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Former Defence Minister, Prof Juwono Sudharsono
The real issue is the residual power of former President Suharto
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The BBC's Richard Galpin
"The people of Jakarta continue to live in fear of further bomb attacks"
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Monday, 18 September, 2000, 07:06 GMT 08:06 UK
Wahid sacks Indonesia's police chief
wreckage from Stock exchange bomb in Jakarta
Police seem incapable of preventing the bombings
President Abdurrahman Wahid has sacked Indonesia's Chief of Police amid escalating violence in the country.

General Rusiharjo will be replaced in the short term by his deputy, Lieutenant General Bimantoro, until a long-term successor is appointed

The move follows a spate of violent attacks in the country, including last Wednesday's bombing of the Jakarta Stock Exchange, which killed 15 people.

A BBC correspondent says the sacking may be in response to the apparent ineffectiveness of police, who have made little headway in solving or preventing such incidents.

"Because of the security situation, we need a replacement," said President Wahid, speaking to reporters.

Firmer Grip

The move coincides with calls from Indonesia's influential Head of Parliament Akbar Tandjung for President Wahid to take a firmer grip on security affairs.

President Wahid
President Wahid is facing mounting pressure over the bombings
"We'd like the president to take action to prevent bomb blasts in the future, to instruct the armed forces and the head of the police to investigate the bomb blasts," he said.

Last week's stock exchange bomb was the worst single incident the capital has seen, and it followed a series of bombings during the last three months, including an attack on the house of the Philippines ambassador.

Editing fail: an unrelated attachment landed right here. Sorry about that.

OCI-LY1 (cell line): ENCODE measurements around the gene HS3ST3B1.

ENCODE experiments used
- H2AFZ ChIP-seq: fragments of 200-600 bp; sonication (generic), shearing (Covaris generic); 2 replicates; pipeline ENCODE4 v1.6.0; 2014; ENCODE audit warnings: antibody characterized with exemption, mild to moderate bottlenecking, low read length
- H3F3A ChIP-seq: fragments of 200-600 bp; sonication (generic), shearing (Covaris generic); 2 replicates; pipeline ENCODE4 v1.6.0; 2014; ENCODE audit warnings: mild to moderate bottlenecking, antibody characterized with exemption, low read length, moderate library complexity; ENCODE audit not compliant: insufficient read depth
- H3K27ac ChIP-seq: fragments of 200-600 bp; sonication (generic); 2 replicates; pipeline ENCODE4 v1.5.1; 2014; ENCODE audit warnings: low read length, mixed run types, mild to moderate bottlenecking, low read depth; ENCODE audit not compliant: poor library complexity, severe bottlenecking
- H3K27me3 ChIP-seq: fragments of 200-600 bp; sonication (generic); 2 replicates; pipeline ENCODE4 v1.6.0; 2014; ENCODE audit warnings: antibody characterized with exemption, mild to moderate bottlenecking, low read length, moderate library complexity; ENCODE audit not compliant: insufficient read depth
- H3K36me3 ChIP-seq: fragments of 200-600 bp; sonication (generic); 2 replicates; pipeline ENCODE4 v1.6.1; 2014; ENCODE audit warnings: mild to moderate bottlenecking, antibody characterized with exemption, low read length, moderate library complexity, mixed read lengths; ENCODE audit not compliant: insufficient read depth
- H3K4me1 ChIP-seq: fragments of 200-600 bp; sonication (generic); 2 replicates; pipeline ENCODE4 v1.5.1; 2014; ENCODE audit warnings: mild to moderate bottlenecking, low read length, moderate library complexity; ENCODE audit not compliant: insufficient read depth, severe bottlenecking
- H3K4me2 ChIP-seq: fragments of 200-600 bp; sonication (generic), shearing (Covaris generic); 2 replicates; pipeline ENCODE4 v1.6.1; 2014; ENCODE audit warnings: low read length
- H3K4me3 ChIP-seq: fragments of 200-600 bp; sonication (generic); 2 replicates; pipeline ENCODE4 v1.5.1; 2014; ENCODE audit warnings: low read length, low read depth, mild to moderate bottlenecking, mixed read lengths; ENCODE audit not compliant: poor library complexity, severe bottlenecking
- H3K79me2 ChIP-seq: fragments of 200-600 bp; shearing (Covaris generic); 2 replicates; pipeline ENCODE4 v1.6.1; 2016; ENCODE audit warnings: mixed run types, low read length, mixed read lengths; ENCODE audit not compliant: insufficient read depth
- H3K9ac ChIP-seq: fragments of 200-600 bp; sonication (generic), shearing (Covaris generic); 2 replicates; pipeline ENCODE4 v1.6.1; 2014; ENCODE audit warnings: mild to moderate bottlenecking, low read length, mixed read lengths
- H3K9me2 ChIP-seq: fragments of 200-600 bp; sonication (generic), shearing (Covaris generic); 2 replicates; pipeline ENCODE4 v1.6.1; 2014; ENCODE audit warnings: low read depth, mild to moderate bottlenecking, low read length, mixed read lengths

All the attacks have coincided with steps by the authorities to prosecute former president Suharto on corruption charges.

The stock exchange bomb occurred the day before Mr Suharto was due to appear in court.

The government has accused pro-Suharto elements within the armed forces of orchestrating the upsurge in violence.

But so far, police have made no arrests for any of these incidents and investigations seem to be making little headway.

Hutomo 'Tommy' Madala Putra
President Suharto's son was arrested but released uncharged
Last Friday, President Wahid took matters into his own hands by ordering the national police chief to arrest one of Mr Suharto's sons, Tommy, in connection with the bombings.

However, when he appeared at police headquarters on Saturday, he was not detained as the police said they had no evidence to arrest him.

International pressure

Akbar Tandjung criticised the arrest, saying President Wahid should not have acted without first collecting sufficient evidence.

Protests have been staged calling for firmer action
Indonesia is also facing mounting pressure from the international community to bring pro-Jakarta militias operating in the troubled West Timor border region under control.

Last month, three UN aid workers were killed by militias in a refugee camp in East Timor while, according to witnesses, police stood aside.

US Defence Secretary William Cohen has warned that Indonesia must disarm and disband the militias or risk international isolation.

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See also:

18 Sep 00 | Asia-Pacific
Cohen warning over West Timor militias
16 Sep 00 | Asia-Pacific
Tommy Suharto denies bombing
13 Sep 00 | Asia-Pacific
Analysis: Indonesia's fragile archipelago
06 Aug 00 | Asia-Pacific
Analysis: Wahid's many problems
30 Aug 00 | Asia-Pacific
East Timor marks year of freedom
11 Sep 00 | Asia-Pacific
Indonesia pledges to disarm militias
08 Sep 00 | Asia-Pacific
'20 dead' in Timor clashes
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